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  6. Nick Macksood, Catherine Morland Grows Up.
    "Catherine Morland Grows Up" chronicles the journey of the heroine of Jane Austen's Northanger Abbey, Catherine Morland, specifically her trials and the circumstances which she experiences in order to develop into a mature young woman. The essay delves into the sources of Catherine's immaturity and the negative consequences that result as well as the turning point which results in Catherine's recognition scene that leads to her enlightenment that begins the gradual development of her conscious. My essay (and the novel) describes (...)
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  7. Nicholas Maki, Beyond Pleasure: Plato and the Good.
    In Republic IX, Plato claims that the philosopher would live the most pleasant life, learning being the greatest pleasure. However, Plato is not explicit as to what the life of an accomplished philosopher would be like. Some have posited that the philosopher, once he has acquired knowledge of the good, continually relearns it, experiencing residual pleasure in this. While this approach works for ordinary pieces of knowledge, Plato's description of the nature of the good puts it in another class. Looking (...)
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  8. Ashley Falllon, Bulgakov's Two Devils.
    The devil is a prominent figure in two of Mikhail Bulgakov's works, the well-known novel The Master and Margarita and the earlier and lesser-known Diaboliad. Although in each the devil visits Soviet-era Moscow and interacts with a number of Muscovites, despite similarities in motif and theme, The Master and Margarita and its devil do not simply reexamine the ideas found in the earlier work. The two devils portray two uniquely different manifestations of the devil. Woland, the refined and relatively intellectual (...)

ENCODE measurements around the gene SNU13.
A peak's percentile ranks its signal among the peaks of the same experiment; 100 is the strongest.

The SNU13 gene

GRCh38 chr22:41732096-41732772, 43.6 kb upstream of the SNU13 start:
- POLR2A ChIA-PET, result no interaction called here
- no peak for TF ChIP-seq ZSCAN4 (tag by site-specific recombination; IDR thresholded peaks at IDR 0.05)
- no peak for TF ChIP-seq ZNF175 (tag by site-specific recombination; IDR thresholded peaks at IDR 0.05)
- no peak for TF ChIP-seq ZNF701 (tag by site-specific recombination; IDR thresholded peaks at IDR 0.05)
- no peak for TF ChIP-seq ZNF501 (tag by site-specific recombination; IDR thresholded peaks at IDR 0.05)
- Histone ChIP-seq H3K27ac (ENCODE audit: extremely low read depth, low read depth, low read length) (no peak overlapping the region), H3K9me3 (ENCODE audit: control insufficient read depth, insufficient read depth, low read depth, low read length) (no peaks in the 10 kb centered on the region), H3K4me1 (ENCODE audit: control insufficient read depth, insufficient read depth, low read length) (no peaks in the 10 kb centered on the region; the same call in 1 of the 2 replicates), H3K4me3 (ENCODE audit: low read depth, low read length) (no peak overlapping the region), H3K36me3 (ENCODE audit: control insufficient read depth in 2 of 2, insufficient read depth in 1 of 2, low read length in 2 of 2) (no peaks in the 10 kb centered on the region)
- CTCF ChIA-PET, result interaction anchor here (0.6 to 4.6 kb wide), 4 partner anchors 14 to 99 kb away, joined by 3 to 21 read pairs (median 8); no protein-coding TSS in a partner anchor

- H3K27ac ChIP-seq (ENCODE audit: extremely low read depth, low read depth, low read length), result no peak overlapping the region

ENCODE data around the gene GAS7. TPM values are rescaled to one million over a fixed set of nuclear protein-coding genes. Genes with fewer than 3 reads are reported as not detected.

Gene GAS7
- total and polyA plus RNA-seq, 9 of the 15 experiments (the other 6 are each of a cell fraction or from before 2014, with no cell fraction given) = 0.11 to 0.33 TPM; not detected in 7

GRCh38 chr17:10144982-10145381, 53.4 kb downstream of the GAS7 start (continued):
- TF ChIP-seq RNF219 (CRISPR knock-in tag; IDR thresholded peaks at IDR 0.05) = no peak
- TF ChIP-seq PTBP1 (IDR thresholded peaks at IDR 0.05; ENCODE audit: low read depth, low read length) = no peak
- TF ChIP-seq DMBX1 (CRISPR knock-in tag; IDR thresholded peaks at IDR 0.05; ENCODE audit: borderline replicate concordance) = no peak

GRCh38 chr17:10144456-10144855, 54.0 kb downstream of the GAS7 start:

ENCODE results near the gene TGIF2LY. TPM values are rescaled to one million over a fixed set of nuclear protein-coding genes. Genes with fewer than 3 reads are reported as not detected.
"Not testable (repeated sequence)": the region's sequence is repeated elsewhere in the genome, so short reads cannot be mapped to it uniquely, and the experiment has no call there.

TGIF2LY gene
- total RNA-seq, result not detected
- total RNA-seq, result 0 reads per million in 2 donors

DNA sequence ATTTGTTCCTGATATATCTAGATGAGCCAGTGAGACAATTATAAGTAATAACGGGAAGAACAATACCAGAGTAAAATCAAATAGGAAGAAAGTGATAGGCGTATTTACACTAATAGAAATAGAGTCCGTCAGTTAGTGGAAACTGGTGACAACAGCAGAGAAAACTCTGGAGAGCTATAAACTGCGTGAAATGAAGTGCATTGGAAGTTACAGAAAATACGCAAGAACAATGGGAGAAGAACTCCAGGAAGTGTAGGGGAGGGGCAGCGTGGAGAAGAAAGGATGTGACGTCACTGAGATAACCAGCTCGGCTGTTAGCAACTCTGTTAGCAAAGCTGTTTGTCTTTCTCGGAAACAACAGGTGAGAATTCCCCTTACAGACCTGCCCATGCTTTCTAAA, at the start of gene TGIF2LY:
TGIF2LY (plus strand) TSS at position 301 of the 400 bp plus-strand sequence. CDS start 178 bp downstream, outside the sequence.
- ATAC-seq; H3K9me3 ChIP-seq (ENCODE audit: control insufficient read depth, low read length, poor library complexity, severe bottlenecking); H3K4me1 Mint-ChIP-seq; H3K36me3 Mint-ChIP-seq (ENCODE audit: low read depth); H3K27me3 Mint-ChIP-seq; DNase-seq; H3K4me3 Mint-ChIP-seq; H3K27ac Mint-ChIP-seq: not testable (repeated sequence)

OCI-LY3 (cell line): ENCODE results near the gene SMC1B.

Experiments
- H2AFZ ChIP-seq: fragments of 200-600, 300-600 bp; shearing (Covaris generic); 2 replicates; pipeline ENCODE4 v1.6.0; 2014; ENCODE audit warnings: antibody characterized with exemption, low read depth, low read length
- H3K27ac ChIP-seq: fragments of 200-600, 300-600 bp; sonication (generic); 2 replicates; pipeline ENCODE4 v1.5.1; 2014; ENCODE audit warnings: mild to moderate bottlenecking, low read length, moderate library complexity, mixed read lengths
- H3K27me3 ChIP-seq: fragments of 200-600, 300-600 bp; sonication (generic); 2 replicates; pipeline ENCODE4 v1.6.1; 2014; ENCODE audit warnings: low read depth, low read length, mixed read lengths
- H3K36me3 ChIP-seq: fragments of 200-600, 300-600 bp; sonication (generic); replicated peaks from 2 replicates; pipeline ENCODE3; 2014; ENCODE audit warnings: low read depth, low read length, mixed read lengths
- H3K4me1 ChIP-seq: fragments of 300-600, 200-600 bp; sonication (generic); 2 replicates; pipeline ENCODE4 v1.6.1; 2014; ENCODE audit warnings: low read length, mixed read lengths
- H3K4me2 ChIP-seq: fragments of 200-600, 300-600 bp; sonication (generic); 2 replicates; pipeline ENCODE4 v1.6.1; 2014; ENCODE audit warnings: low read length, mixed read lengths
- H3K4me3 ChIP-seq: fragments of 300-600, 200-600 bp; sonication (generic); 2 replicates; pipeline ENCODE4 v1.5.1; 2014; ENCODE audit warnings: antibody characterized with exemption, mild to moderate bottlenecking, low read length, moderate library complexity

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  9. Tyler Steimle, Illusion, Morality, and Reality in The Master and Margarita.
    This inquiry into the Stalinist-era Soviet novel, The Master and Margarita, tries to establish and examine a link between its title characters and its author's real-life experience. Questions concerning morality and ethics emerge as a consequence of close analysis. Bulgakov's literary use of illusion, metaphysics, and the surreal to express his worldview, in essence, helps us to understand the extremes of Soviet censorship and totalitarianism in the 1930s.
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  10. Timothy Schilling, Oedipa and 'Agency Panic' in The Crying of Lot 49.
    Oedipa Maas' search for the meaning behind Tristero makes her anxious and paranoid about her reality. This paranoia and anxiety is brought upon by the ubiquitous influence of major corporations, mostly through mass media. Timothy Melley describes the paranoia and anxiety of postwar authors as symptomatic of what he refers to as agency panic. Postwar authors skeptically interrogate Enlightenment notions of free will in postwar America, and fear that institutions control the everyday actions of individuals more than many might wish (...)
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  11. Kirsten Zeiter, On Essences and Concepts: The Nietzschean Model and Beauvoir's Account of Woman.